john daly and the one-armed bandit

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In conjunction with an ESPN magazine cover story on John Daly, there is a new Bill Simmons column, in which he makes the novel argument that gambling by athletes is not that big a deal. He addresses the hypocrisy of pro sports' supposed intolerance for gambling, when football shows constantly make reference to point spreads, and ESPN devotes twenty hours a week to televised poker.

The wildly popular NCAA Basketball Tournament is an event completely centered around office pools. Witness the lack of excitement for this year's Final Four, in part because George Mason was a "bracket-buster", and ruined many a gambler's pool. (For the record, my Final Four was LSU, Florida, UCLA, and UConn.) Absent a wagering interest, people couldn't work up much excitement for UCLA-Florida.

The two main points that Simmons raises are:

1. Gambling is not always a debilitating, life-destroying addition. "Watch any TV show in which a character starts betting, and almost always, he loses control before the big 'intervention' episode."

2. One's competitive instincts toward sports would likely translate to competitiveness at gambling, and in fact, one's poise at the gambling/blackjack table could be an indicator of one's poise in a sporting event. Says Simmons: "If I owned a team, I'd insist on playing poker with any coach or manager I was thinking of hiring."

As evidence for his argument, Simmons cites two stories about Michael Jordan. One involved observing his play at a high-stakes blackjack table in Connecticut, which showed off the poise of Jordan (and also that of a young Rip Hamilton). The second story was about Jordan bribing a baggage handler in order to win a small bet with teammates over which bags would emerge first from the baggage carousel, which showed Jordan's drive to win at anything, no matter how trivial. Jordan is an "alpha dog",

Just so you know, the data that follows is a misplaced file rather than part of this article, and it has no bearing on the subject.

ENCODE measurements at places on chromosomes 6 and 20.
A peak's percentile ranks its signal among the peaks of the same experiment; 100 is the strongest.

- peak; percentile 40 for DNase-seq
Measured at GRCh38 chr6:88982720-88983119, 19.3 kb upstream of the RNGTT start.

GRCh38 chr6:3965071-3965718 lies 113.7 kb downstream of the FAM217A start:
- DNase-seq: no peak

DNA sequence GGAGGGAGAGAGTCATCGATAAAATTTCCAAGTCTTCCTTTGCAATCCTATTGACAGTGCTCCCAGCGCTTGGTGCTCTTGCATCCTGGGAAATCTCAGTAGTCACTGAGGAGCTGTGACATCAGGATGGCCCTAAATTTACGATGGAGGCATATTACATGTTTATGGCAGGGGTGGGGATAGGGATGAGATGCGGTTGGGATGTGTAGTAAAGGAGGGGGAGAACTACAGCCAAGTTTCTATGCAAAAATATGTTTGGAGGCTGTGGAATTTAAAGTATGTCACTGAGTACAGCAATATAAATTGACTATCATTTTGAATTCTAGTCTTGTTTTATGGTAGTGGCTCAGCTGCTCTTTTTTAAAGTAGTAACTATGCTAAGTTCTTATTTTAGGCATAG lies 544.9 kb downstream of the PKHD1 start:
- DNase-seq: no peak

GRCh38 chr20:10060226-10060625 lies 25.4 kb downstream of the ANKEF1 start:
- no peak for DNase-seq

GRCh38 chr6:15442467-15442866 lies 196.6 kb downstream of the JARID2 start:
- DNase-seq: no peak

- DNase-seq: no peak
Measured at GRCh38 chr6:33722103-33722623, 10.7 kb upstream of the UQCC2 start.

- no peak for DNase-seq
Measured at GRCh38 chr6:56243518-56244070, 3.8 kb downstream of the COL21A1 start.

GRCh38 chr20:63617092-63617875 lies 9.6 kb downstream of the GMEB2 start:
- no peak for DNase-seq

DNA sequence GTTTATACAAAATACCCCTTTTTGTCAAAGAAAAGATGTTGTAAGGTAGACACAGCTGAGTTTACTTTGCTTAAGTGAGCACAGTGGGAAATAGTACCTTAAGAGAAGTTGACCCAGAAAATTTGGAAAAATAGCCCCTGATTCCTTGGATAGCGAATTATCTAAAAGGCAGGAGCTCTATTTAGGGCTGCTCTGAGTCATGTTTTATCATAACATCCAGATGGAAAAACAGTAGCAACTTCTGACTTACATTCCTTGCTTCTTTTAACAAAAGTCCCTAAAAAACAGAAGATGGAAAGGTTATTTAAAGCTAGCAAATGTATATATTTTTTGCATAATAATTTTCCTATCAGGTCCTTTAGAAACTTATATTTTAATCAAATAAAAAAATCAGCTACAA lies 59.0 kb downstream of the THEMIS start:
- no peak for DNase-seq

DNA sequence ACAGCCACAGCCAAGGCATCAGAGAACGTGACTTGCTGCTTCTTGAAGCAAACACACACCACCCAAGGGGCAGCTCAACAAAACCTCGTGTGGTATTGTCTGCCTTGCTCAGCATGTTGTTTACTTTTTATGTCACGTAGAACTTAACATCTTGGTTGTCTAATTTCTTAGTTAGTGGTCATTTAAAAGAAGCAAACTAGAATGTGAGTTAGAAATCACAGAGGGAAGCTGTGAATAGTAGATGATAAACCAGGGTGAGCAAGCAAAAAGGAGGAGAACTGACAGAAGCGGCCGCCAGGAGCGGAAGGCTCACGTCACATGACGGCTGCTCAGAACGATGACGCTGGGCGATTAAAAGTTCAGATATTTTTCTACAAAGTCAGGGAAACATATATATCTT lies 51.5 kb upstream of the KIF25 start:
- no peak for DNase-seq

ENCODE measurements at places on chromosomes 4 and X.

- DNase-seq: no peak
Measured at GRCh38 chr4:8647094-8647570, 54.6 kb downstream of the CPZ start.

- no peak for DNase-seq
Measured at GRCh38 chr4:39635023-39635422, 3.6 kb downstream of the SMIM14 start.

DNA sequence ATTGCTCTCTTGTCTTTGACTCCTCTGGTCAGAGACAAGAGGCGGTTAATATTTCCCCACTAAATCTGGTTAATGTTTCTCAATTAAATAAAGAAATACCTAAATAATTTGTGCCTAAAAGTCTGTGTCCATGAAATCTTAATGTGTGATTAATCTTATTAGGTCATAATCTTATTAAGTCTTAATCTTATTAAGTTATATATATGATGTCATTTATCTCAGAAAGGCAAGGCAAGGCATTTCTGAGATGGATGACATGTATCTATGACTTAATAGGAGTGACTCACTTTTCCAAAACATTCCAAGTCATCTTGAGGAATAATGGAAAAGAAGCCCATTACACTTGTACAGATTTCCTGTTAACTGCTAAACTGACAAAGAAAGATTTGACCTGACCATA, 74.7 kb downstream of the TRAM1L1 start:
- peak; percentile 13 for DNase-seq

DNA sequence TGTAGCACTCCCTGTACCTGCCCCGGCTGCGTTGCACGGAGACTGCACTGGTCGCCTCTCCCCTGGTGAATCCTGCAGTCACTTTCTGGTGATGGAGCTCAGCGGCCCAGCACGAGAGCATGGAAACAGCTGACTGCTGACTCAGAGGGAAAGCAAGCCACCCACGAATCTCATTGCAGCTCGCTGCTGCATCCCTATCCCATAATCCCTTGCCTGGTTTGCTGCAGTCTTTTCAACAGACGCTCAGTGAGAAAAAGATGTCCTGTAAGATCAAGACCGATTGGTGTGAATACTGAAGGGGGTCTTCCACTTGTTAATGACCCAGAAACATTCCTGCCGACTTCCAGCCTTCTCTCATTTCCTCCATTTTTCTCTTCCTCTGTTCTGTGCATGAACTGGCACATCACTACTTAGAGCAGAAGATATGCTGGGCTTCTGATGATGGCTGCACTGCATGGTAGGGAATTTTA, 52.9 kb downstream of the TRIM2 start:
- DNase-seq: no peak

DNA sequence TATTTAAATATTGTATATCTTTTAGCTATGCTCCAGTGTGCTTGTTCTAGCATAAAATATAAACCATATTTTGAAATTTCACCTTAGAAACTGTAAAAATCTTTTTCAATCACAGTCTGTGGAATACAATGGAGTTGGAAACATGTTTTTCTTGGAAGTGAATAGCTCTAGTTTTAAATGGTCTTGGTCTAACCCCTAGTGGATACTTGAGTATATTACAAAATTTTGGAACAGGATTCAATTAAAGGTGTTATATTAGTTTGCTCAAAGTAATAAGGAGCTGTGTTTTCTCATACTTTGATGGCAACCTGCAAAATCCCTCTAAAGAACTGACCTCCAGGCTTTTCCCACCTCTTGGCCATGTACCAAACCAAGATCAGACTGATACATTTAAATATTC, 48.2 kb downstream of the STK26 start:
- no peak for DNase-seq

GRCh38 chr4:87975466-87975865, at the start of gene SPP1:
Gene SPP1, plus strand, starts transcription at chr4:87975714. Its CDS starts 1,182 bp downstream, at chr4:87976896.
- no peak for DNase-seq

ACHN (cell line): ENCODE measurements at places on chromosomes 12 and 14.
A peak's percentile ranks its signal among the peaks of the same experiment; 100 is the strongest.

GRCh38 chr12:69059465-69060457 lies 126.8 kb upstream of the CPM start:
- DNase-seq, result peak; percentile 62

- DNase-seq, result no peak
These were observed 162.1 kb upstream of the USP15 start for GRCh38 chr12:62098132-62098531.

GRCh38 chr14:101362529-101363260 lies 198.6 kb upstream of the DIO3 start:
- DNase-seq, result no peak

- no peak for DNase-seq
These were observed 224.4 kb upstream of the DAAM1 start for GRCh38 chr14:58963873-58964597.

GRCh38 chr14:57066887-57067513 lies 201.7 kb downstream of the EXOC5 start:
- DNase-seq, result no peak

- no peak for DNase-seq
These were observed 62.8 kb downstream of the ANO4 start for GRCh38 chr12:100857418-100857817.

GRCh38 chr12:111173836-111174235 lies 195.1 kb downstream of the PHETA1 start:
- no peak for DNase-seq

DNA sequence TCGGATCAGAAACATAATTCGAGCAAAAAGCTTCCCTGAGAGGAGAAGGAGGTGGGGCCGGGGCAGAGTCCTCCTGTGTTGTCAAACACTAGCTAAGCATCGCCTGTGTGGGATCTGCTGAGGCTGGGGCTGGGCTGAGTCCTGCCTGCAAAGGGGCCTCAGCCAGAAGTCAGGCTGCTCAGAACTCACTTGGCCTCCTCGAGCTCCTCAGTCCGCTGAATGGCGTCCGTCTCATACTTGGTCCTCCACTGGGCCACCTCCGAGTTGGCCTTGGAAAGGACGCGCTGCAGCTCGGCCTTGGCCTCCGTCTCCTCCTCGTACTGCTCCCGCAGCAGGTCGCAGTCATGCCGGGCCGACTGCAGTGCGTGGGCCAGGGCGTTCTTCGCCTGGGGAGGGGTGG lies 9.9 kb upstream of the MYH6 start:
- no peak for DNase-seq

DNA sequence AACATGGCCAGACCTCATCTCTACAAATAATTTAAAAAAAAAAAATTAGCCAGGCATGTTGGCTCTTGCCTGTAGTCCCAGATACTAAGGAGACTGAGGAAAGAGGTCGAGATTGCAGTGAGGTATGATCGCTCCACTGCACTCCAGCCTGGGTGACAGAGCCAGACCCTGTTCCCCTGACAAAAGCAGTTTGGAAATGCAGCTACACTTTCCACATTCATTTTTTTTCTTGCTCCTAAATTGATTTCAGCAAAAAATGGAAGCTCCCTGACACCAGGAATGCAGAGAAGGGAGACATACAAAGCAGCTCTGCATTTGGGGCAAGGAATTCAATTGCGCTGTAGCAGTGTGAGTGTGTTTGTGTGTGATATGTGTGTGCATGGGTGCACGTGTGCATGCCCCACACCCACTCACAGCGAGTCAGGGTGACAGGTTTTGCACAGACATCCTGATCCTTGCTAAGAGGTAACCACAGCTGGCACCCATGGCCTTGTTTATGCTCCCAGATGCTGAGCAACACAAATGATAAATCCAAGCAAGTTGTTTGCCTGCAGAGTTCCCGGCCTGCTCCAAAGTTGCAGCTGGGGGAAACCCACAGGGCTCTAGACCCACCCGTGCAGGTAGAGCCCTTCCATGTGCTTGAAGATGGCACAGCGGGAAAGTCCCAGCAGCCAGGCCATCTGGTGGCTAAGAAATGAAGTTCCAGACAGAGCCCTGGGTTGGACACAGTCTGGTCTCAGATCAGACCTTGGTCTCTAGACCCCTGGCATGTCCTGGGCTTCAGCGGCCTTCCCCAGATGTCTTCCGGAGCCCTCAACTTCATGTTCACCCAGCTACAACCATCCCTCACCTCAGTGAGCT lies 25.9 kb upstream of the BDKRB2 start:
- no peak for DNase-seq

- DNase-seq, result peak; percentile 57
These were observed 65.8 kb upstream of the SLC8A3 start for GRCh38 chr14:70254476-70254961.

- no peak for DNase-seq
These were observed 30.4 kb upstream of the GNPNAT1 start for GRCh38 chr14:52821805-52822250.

The column is interesting, but it doesn't fit with the accompanying excerpt from John Daly's book. Daly is indeed a compulsive gambler, but he plays slot machines compulsively. Daly writes:

"Playing slot machines for me is like being compeltely alone, on my own, like on a cross country drive. I'll check my watch and maybe 10, 15 hours have gone by. It's scary how far away I get."


Playing slots doesn't reveal anything about Daly's competitiveness or poise, because with slot machines, he has no control over the outcome. Gambling involves a lot of luck, but at least playing poker or blackjack requires some modicum of strategy and skills. When you play slots, you just pull the lever over and over. It's a machine, specifically a machine specifically calibrated, and regulated by the state government, to return only 75-90% of the money wagered. Although Daly talks as though he has a rivalry with a slot machine at the Wynn Las Vegas casino ("That $5,000 machine owed me," he writes), it's hard to argue that that's really a contest.

What would Simmons say if he learned that a potential new coach had lost over a million dollars in five hours, playing slot machines the whole time? Probably, "Thank you for your time, but we're going to go in a different direction." Or, "Perhaps you'd be more comfortable working for Chris Cohan?"

I'm sure that this is complete coincidence, and it couldn't possibly affect ESPN's editorial opinion about the legitimacy of gambling, but the Simmons column is followed by a two-page ad for

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This page contains a single entry by Sean Keane published on June 13, 2006 11:47 PM.

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